Measuring macOS Meltdown Patches Performance →

January 10, 2018 · 15:57

fG, writing for Reverse Engineering Mac OS X:

My tests demonstrate that the syscall interface is definitely much slower in High Sierra 10.13.2. This could lead to some drama, that in most cases, is not justified (I witnessed some minor drama because I released an early chart to see what happened). What my tests appear to point to is that some workloads will be slower but they are probably not relevant unless you are doing millions of iterations. Maybe a 10% impact on your build times is not reasonable at all or you don’t even notice it. The most important thing that users and systems administrators need to do is to measure their specific situation. It’s the only way to be sure if this patch is a problem or not, and build their threat case under this new assumption. One thing is sure, this appears to be here to stay in the medium to long term until all hardware is replaced.

Interesting and varying results, depending on the workload, tested on a MacBook Pro and Mac Pro, running Sierra and High Sierra.


I Cannot Disconnect From Wi-Fi Under macOS Sierra

January 4, 2018 · 13:12

Isn’t it ironic that so many people have issues connecting to Wi-Fi networks under various version of macOS on their MacBooks, while my issue is the exact opposite — I cannot disconnect Wi-Fi when tethering from my iPad.

Pressing “Disconnect” from the menu does nothing. Turning off Wi-Fi only reinstates the connection when I turn it back on. The only method that works for me is sleeping the computer1 — it’s disconnected after waking.

Frustrating, as is everything that doesn’t work correctly.

  1. For the record, it’s a 2016 MacBook Pro 13″ without the Touch Bar.

macOS Sierra & High Sierra — Apps Can Dump Passwords From Keychain

September 26, 2017 · 09:21

This applies to older versions of macOS too, as well as signed apps.

Patrick submitted everything needed for a fix to Apple. I wonder if they’ll also patch older versions of macOS. Hope they do, since I’m not planning on updating to High Sierra anytime soon.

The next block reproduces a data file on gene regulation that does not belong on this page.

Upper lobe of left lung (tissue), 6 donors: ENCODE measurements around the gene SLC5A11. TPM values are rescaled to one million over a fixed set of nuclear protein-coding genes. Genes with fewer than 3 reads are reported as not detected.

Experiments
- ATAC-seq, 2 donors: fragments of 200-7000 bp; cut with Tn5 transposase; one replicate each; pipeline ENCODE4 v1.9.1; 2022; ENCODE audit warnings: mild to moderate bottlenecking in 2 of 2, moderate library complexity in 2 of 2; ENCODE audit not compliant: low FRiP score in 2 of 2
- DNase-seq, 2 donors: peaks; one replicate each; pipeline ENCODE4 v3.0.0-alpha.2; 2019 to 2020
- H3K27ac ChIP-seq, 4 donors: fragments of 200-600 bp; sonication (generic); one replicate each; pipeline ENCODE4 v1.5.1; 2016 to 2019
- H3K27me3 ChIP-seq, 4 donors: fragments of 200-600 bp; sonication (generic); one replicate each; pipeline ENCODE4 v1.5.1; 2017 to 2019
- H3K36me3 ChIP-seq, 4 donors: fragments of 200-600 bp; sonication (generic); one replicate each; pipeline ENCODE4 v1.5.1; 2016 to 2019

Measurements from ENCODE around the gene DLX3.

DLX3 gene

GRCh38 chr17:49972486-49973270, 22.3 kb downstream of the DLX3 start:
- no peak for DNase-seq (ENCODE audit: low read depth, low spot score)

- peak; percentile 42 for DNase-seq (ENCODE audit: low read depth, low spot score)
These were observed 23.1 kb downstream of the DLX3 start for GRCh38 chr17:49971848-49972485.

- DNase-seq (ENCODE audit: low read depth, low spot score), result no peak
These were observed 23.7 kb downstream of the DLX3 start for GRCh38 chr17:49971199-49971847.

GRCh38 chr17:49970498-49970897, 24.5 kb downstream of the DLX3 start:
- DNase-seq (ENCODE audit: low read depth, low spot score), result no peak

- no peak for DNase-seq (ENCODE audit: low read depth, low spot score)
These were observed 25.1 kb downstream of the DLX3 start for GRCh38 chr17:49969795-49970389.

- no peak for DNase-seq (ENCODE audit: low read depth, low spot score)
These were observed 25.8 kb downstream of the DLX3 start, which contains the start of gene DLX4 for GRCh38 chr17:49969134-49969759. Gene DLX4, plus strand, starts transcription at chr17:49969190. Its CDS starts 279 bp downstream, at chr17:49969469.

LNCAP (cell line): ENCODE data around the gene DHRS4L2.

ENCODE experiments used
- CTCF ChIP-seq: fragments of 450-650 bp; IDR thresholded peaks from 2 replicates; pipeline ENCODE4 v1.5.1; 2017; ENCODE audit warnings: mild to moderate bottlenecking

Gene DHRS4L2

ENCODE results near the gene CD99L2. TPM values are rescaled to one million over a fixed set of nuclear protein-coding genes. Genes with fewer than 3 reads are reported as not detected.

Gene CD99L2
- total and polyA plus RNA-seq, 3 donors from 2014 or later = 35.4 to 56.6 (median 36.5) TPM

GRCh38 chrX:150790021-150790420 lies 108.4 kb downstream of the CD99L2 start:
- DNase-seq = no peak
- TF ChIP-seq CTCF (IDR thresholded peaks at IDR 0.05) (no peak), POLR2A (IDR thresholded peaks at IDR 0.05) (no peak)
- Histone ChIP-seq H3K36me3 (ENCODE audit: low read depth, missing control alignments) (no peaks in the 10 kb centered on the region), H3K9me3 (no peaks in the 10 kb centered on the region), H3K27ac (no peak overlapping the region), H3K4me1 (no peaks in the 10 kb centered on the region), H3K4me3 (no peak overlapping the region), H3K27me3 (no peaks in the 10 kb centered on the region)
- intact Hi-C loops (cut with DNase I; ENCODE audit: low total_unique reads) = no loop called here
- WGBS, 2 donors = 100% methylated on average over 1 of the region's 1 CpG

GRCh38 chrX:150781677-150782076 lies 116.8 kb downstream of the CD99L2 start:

Hyper Key with Karabiner Elements →

June 16, 2017 · 12:21

A Hyper Key simulates the pressing of four modifier keys at the same time — Shift + Control + Option/Alt + Command. Brett Terpstra explained this back in 2012:

I’ve had my Caps Lock key remapped to an escape key for some time now. I’ve become quite used to it — to the point where using other people’s keyboards is inconvenient. Given that I’ve already ruined my muscle memory, I figured I’d take it a step further. The end result is that hitting my Caps Lock key once still gives me “Escape,” but holding it triggers a “Hyper” modifier key (simultaneous Control, Shift, Option and Command). I can map the Hyper key using any of an assortment of utilities to do all kinds of fun things.

Due to changes in macOS Sierra and Karabiner being rewritten as Karabiner Elements, we lost the Hyper Key, until the latest update:

Yesterday I posted excitedly about full Hyper key functionality being available in macOS 10.12+. I included a snippet of a config file that has apparently led to some confusion, so I’m elaborating here on the full configuration.

My current MacBook Pro config file, after adding Brett’s suggested changes, looks like this:

Everything works perfectly, but please do remember to set Caps Lock to No Action in Sierra’s System Preferences → Keyboard → Modifier Keys.

Thanks Brett!


Jason Snell on the New iCloud Features →

September 21, 2016 · 11:16

Jason Snell: